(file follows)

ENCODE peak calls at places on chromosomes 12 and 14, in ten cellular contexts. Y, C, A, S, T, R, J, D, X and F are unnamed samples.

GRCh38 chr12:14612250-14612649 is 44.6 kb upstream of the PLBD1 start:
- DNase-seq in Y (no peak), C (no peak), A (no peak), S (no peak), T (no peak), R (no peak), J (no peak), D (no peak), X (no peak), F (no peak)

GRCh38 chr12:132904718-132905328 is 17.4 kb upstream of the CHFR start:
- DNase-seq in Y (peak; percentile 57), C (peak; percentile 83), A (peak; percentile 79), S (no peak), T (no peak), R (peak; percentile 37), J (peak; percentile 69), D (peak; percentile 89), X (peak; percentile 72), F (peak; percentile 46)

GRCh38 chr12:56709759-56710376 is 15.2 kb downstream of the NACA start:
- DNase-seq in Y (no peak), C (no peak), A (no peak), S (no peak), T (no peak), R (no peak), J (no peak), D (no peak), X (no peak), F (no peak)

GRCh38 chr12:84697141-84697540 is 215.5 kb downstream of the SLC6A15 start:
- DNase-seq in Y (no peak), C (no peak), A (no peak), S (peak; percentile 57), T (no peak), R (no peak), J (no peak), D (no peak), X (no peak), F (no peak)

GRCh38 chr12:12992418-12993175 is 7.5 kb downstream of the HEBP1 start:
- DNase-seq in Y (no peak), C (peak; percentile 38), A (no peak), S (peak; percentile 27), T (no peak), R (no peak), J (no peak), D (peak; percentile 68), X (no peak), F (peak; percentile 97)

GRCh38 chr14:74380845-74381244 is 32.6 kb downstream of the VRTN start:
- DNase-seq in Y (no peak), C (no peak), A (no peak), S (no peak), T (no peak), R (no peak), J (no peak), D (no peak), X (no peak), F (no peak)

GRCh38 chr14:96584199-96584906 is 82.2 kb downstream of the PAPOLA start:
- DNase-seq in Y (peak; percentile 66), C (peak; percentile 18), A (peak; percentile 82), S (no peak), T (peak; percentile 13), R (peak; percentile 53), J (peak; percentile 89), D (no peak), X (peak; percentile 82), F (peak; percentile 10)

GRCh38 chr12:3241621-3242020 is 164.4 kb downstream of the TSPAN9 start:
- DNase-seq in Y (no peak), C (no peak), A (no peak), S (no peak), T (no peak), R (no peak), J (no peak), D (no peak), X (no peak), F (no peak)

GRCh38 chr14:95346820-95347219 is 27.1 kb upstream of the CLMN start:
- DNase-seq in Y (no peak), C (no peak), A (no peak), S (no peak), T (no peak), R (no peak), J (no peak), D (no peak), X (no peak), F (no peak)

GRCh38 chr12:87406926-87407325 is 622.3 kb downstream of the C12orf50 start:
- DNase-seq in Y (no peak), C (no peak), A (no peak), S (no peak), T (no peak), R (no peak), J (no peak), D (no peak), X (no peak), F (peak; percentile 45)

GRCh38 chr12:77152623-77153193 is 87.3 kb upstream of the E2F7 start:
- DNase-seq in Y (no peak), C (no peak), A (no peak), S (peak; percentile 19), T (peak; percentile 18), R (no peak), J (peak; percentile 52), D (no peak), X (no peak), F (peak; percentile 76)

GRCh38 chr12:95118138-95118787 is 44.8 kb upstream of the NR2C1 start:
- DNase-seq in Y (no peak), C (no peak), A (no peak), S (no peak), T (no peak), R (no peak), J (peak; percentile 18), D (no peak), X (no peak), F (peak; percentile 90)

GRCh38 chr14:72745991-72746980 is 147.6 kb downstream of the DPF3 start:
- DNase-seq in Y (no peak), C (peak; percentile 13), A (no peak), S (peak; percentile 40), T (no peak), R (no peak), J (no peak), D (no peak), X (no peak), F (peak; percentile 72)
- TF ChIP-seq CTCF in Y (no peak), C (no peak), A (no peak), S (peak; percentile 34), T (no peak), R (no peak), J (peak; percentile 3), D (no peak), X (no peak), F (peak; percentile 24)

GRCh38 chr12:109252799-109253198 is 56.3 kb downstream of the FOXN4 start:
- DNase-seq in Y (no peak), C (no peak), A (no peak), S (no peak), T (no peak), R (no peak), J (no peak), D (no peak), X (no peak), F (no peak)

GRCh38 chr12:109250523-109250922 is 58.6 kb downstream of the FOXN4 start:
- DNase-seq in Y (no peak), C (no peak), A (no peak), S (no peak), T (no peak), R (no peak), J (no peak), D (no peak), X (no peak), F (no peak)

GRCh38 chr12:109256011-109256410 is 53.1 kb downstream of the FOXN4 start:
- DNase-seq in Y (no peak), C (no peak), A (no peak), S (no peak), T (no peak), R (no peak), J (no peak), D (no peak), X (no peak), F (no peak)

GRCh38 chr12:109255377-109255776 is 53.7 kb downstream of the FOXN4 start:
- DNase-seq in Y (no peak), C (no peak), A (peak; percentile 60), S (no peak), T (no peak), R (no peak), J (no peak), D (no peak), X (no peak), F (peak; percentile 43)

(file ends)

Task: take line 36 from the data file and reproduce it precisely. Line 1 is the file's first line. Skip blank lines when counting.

- DNase-seq in Y (no peak), C (no peak), A (peak; percentile 60), S (no peak), T (no peak), R (no peak), J (no peak), D (no peak), X (no peak), F (peak; percentile 43)